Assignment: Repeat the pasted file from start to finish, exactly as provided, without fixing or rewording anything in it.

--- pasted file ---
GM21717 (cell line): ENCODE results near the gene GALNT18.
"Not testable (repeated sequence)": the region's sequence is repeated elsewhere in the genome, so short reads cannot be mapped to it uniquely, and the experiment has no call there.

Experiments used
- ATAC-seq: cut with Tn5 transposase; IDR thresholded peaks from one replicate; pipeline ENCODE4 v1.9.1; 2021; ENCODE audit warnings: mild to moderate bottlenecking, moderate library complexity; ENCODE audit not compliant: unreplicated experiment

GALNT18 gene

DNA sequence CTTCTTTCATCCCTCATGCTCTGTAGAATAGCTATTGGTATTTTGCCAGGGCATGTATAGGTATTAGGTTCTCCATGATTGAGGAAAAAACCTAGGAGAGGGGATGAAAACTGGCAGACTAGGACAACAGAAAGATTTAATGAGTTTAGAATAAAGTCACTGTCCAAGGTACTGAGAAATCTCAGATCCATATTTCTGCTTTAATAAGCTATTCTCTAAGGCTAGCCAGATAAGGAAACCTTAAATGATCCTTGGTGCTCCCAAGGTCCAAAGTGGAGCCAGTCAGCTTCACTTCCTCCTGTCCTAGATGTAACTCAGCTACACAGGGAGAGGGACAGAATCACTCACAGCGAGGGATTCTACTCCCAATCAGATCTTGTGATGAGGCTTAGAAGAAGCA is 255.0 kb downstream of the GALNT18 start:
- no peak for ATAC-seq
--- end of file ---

GM21717 (cell line): ENCODE results near the gene GALNT18.
"Not testable (repeated sequence)": the region's sequence is repeated elsewhere in the genome, so short reads cannot be mapped to it uniquely, and the experiment has no call there.

Experiments used
- ATAC-seq: cut with Tn5 transposase; IDR thresholded peaks from one replicate; pipeline ENCODE4 v1.9.1; 2021; ENCODE audit warnings: mild to moderate bottlenecking, moderate library complexity; ENCODE audit not compliant: unreplicated experiment

GALNT18 gene

DNA sequence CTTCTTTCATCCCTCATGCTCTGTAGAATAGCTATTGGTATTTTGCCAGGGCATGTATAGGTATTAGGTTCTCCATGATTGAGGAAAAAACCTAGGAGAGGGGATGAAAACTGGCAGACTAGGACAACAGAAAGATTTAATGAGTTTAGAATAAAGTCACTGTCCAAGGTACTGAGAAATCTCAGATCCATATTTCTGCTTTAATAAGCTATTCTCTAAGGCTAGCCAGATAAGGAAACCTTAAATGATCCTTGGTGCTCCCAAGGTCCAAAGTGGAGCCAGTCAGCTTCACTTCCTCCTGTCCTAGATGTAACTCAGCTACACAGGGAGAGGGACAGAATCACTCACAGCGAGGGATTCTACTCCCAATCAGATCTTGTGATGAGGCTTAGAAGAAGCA is 255.0 kb downstream of the GALNT18 start:
- no peak for ATAC-seq